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This article is the author's final published version in Ophthalmology Science, Volume 4, Issue 4, 2024, Article number 100485.

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Copyright © 2024 by the American Academy of Ophthalmology


OBJECTIVE: To assess the quality, empathy, and safety of expert edited large language model (LLM), human expert created, and LLM responses to common retina patient questions.

DESIGN: Randomized, masked multicenter study.

PARTICIPANTS: Twenty-one common retina patient questions were randomly assigned among 13 retina specialists.

METHODS: Each expert created a response (Expert) and then edited a LLM (ChatGPT-4)-generated response to that question (Expert + artificial intelligence [AI]), timing themselves for both tasks. Five LLMs (ChatGPT-3.5, ChatGPT-4, Claude 2, Bing, and Bard) also generated responses to each question. The original question along with anonymized and randomized Expert + AI, Expert, and LLM responses were evaluated by the other experts who did not write an expert response to the question. Evaluators judged quality and empathy (very poor, poor, acceptable, good, or very good) along with safety metrics (incorrect information, likelihood to cause harm, extent of harm, and missing content).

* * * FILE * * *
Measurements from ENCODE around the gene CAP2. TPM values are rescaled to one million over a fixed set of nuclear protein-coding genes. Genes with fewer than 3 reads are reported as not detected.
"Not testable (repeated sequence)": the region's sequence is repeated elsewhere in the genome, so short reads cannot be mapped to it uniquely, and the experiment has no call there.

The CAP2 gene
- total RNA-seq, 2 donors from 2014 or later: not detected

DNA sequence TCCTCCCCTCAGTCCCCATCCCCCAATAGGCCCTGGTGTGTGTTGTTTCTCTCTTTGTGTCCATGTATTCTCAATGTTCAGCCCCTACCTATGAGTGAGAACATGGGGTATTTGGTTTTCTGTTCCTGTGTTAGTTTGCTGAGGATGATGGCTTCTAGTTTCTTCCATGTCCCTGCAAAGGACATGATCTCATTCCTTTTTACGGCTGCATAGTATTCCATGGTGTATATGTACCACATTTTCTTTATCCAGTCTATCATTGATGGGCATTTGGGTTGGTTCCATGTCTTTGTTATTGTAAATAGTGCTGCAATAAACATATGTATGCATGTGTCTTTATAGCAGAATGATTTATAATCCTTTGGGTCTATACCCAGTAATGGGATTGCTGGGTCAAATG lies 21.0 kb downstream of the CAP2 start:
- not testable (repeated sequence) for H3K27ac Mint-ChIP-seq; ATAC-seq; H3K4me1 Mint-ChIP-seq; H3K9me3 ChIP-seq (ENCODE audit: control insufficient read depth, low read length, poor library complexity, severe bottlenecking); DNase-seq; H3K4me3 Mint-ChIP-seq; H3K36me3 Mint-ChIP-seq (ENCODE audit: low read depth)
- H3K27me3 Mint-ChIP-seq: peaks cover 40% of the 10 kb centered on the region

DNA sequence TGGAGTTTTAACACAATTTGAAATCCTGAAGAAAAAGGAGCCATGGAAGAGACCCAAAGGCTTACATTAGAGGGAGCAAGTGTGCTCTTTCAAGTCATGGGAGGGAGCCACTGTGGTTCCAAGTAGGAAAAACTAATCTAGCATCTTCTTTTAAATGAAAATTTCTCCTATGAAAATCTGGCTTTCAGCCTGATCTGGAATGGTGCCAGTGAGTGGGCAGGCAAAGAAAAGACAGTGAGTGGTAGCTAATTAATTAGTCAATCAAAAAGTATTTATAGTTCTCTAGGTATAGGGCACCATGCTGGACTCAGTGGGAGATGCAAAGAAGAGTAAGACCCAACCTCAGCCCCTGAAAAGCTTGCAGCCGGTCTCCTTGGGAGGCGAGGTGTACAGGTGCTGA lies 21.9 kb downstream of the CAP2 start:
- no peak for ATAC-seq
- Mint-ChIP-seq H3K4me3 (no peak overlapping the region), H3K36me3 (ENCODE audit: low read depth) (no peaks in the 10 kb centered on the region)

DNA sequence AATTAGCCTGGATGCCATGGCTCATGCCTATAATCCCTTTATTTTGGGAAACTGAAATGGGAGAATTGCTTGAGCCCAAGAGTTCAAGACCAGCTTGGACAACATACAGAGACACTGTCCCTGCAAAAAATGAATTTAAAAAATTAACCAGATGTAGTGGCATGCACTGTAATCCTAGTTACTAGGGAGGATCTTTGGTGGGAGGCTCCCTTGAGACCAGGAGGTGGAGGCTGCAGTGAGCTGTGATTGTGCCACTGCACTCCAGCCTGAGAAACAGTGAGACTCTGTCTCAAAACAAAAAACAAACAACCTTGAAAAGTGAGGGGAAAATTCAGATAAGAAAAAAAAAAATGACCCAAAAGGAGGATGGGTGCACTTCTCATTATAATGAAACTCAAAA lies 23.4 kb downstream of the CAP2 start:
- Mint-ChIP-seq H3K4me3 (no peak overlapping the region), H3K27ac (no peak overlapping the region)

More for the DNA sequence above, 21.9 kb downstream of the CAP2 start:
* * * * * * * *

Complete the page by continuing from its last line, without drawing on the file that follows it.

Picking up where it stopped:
MAIN OUTCOME: Mean quality and empathy score, proportion of responses with incorrect information, likelihood to cause harm, extent of harm, and missing content for each response type.

RESULTS: There were 4008 total grades collected (2608 for quality and empathy; 1400 for safety metrics), with significant differences in both quality and empathy (

CONCLUSIONS: In this randomized, masked, multicenter study, LLM responses were comparable with experts in terms of quality, empathy, and safety metrics, warranting further exploration of their potential benefits in clinical settings.

FINANCIAL DISCLOSURES: Proprietary or commercial disclosure may be found in the Footnotes and Disclosures at the end of the article.

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